How Being Ghosted Has Haunted Me

How Being Ghosted Has Haunted Me

Kristi F

I am an Oklahoman by birth, a Texan by current living situation, but claim the world as my playground.I love to travel and hope to someday soon take our family on adventures to far off lands, where we can share God with others and experience all the wonders He has created.

I am a mother of 5 crazy, homeschooling children ages 10 & under, wife to an amazing man, and daughter of the King of the Universe!I enjoy reading, making my kids laugh, cooking, all things natural, learning to play guitar and dusting off my piano skills.One day I hope to run again, but until then I’m learning patience.

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Being ghosted. It’s not a term I was familiar with but the moment I read about what it was, I realized that’s exactly what had happened to me. I didn’t have a name for it, but I carried a lot of pain from it. Being ghosted has haunted me.

Sadly, I realized it’s hurting a lot of people even within the church body.

What Does It Mean to Be Ghosted?

Ghosting someone happens when one person in a relationship (be it platonic or romantic) decides to end all forms of communication with the other person.

In my case, a person I considered a very dear friend vanished. Like, literally vanished. One minute we had planned a play date for the following week, the next minute there was nothing. We literally went from communicating all the time to absolutely no response to any type of reaching out.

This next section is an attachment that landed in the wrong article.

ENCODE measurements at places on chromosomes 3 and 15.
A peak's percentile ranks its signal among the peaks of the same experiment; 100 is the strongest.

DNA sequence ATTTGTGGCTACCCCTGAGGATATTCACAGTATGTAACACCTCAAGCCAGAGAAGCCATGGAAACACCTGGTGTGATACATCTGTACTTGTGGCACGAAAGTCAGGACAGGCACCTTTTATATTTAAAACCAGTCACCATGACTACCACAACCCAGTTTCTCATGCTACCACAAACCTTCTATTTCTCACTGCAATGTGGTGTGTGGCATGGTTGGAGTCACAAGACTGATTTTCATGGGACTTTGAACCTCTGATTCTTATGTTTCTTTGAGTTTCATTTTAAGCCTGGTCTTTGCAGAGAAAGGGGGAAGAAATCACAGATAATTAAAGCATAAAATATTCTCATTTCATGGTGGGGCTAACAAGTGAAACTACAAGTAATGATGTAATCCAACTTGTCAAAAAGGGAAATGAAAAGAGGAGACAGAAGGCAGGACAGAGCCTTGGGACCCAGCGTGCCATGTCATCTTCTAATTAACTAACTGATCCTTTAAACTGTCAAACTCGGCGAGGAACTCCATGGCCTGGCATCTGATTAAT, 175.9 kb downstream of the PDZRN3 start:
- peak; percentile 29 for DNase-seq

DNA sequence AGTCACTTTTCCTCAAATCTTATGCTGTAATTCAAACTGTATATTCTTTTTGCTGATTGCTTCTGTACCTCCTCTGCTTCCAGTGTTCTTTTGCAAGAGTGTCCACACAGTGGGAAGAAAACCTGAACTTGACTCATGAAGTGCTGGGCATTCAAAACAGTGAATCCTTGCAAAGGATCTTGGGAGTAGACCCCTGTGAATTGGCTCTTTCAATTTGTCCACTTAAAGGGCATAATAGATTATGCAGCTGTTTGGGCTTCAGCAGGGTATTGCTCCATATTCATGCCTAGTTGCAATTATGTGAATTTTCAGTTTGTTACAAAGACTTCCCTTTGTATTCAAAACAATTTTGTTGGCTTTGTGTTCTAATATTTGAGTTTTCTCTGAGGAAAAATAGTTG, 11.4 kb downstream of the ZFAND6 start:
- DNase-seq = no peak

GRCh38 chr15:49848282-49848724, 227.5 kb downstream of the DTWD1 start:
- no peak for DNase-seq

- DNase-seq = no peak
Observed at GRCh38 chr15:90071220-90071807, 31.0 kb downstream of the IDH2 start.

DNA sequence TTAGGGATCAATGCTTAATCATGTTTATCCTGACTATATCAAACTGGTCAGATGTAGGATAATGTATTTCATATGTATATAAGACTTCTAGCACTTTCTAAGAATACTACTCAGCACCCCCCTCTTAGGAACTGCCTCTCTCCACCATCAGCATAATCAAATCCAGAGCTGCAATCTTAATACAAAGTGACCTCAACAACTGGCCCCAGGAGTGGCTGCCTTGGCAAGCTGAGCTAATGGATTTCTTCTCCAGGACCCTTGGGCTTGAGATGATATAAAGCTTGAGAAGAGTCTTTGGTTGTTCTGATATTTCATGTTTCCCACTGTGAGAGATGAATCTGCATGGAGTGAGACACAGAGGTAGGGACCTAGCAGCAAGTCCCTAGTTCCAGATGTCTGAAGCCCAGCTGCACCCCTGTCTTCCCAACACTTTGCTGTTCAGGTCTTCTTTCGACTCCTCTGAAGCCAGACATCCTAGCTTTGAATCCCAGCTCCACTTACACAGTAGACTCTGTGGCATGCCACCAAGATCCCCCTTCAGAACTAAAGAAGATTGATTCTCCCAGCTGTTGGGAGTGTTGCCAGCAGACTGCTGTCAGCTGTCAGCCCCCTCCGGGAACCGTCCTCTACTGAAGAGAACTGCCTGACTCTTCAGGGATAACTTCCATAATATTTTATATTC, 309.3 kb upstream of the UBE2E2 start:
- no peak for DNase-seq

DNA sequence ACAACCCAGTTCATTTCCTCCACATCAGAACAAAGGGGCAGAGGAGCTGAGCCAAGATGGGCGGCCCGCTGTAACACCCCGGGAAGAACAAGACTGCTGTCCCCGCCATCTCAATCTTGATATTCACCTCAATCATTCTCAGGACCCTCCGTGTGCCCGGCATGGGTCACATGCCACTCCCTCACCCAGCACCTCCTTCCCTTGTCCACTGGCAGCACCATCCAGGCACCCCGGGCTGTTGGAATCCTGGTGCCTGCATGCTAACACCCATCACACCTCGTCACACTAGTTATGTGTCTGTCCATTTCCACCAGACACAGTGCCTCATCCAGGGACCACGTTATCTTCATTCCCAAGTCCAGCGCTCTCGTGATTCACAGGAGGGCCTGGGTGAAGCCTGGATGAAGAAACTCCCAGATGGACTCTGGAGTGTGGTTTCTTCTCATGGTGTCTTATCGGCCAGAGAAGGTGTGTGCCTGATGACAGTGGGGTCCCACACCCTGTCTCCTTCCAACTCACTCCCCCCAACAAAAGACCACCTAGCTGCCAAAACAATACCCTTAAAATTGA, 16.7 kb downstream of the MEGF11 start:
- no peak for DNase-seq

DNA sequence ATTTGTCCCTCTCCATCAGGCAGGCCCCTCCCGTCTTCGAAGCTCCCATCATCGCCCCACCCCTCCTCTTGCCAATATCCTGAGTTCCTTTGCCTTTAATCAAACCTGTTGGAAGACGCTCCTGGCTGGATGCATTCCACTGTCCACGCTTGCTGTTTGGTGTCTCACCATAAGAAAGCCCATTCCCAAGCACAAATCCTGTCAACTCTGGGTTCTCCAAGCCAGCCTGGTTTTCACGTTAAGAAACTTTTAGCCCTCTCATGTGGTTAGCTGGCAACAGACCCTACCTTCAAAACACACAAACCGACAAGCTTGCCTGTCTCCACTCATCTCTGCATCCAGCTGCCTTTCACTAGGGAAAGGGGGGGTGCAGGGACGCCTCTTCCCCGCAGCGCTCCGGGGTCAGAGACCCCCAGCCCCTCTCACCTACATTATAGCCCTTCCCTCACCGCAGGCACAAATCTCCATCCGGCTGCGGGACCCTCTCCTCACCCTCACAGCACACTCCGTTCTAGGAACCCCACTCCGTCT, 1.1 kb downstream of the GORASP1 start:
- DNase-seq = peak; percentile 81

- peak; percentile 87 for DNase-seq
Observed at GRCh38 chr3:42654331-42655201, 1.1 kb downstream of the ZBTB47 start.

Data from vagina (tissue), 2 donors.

Yes, we did have an issue arise, but what relationship doesn’t?

It was never something I thought couldn’t have been talked through and worked out. But that was the issue, it’s impossible to discuss anything when all lines of communication are suddenly dead.

What broke my heart the most was that this was someone I trusted. This was a fellow sister in Christ.

I believed her to be a true friend and then “poof” it was like our friendship had never existed. And of course my heart hurt for my children as well, because all of a sudden their close friends had vanished too. They begged to see their friends again. But how does a mother explain that she has no clue when they will get to see their friends because the person she thought was her friend won’t return a text, a call, a message, or anything?

The Pain

Years removed from when it happened, it’s hard to believe that it actually did. It’s difficult to conceive that a friendship so close could vanish into thin air. At the time it hurt like the dickens. I remember breaking down in the middle of a Bible study one night not wanting to share what was going on but unable to control the tears.

Wise women gathered around me and one asked if a friendship was hurting. I couldn’t even answer initially. Then quietly with these two women, I remember sharing through sobs how I went from having a friend to stone cold silence, how it was affecting my children, and that I wanted to make things better but didn’t know how.

With empathy and love, one of the women asked,

“Would you want your children going through the same hurt you are feeling right now?”

Of course, not!

“Then maybe it’s the best thing because the children will learn from the mother how to treat others.”

Such wisdom took root but it didn’t start to grow until almost a year later. Up until that time, I was grieving the lose of a close friend, one who had not died but was haunting me with her silence, and praying that somehow we could at least talk through things. That never happened.

The Affect of Being Ghosted

The ghosting haunted me and kept me from allowing others in. Because of what happened, I unintentionally guarded my heart from forming deep relationships for a couple of years. Those who had been with me up to that point, I held onto, but others I didn’t initially let in until I realized what was happening.

Through prayer and God’s help, I’ve been able to grow deeper relationships again. God has truly blessed me with some amazing women, who have literally been with me through my highs and lows and whom I’ve been able to encourage and cheer on through their highs and lows.